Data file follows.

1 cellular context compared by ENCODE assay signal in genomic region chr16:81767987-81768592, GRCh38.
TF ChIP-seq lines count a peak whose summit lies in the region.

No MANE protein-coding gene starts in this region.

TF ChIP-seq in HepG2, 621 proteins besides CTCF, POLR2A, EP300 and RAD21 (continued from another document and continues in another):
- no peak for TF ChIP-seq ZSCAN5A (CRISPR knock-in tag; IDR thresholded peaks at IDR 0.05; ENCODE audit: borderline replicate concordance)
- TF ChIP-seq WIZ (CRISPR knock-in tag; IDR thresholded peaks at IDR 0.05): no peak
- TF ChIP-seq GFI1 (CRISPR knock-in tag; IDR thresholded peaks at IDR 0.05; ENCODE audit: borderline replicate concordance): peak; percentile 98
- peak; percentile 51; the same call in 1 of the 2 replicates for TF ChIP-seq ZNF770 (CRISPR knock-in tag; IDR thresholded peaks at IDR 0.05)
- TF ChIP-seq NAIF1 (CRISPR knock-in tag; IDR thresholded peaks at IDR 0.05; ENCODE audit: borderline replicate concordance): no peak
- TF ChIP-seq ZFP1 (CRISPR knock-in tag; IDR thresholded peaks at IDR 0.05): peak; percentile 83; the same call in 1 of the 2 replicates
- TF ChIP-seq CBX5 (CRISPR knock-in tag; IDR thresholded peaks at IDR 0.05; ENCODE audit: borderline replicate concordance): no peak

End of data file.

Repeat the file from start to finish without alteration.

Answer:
1 cellular context compared by ENCODE assay signal in genomic region chr16:81767987-81768592, GRCh38.
TF ChIP-seq lines count a peak whose summit lies in the region.

No MANE protein-coding gene starts in this region.

TF ChIP-seq in HepG2, 621 proteins besides CTCF, POLR2A, EP300 and RAD21 (continued from another document and continues in another):
- no peak for TF ChIP-seq ZSCAN5A (CRISPR knock-in tag; IDR thresholded peaks at IDR 0.05; ENCODE audit: borderline replicate concordance)
- TF ChIP-seq WIZ (CRISPR knock-in tag; IDR thresholded peaks at IDR 0.05): no peak
- TF ChIP-seq GFI1 (CRISPR knock-in tag; IDR thresholded peaks at IDR 0.05; ENCODE audit: borderline replicate concordance): peak; percentile 98
- peak; percentile 51; the same call in 1 of the 2 replicates for TF ChIP-seq ZNF770 (CRISPR knock-in tag; IDR thresholded peaks at IDR 0.05)
- TF ChIP-seq NAIF1 (CRISPR knock-in tag; IDR thresholded peaks at IDR 0.05; ENCODE audit: borderline replicate concordance): no peak
- TF ChIP-seq ZFP1 (CRISPR knock-in tag; IDR thresholded peaks at IDR 0.05): peak; percentile 83; the same call in 1 of the 2 replicates
- TF ChIP-seq CBX5 (CRISPR knock-in tag; IDR thresholded peaks at IDR 0.05; ENCODE audit: borderline replicate concordance): no peak